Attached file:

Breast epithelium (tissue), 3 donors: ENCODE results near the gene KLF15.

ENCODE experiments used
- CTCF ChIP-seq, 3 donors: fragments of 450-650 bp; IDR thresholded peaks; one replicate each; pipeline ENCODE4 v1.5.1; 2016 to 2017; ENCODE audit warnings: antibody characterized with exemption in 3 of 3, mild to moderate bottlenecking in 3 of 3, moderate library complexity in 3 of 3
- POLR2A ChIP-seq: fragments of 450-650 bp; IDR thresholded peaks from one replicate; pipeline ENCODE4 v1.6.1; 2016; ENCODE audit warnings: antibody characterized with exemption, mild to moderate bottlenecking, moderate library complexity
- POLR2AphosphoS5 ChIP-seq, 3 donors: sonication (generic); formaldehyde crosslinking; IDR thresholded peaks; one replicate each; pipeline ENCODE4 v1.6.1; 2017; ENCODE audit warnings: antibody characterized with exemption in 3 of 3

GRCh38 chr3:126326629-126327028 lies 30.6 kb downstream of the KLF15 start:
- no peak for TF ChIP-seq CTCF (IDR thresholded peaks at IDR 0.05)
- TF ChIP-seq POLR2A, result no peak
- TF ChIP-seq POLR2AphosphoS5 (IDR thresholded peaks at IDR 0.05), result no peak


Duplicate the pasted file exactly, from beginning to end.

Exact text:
Breast epithelium (tissue), 3 donors: ENCODE results near the gene KLF15.

ENCODE experiments used
- CTCF ChIP-seq, 3 donors: fragments of 450-650 bp; IDR thresholded peaks; one replicate each; pipeline ENCODE4 v1.5.1; 2016 to 2017; ENCODE audit warnings: antibody characterized with exemption in 3 of 3, mild to moderate bottlenecking in 3 of 3, moderate library complexity in 3 of 3
- POLR2A ChIP-seq: fragments of 450-650 bp; IDR thresholded peaks from one replicate; pipeline ENCODE4 v1.6.1; 2016; ENCODE audit warnings: antibody characterized with exemption, mild to moderate bottlenecking, moderate library complexity
- POLR2AphosphoS5 ChIP-seq, 3 donors: sonication (generic); formaldehyde crosslinking; IDR thresholded peaks; one replicate each; pipeline ENCODE4 v1.6.1; 2017; ENCODE audit warnings: antibody characterized with exemption in 3 of 3

GRCh38 chr3:126326629-126327028 lies 30.6 kb downstream of the KLF15 start:
- no peak for TF ChIP-seq CTCF (IDR thresholded peaks at IDR 0.05)
- TF ChIP-seq POLR2A, result no peak
- TF ChIP-seq POLR2AphosphoS5 (IDR thresholded peaks at IDR 0.05), result no peak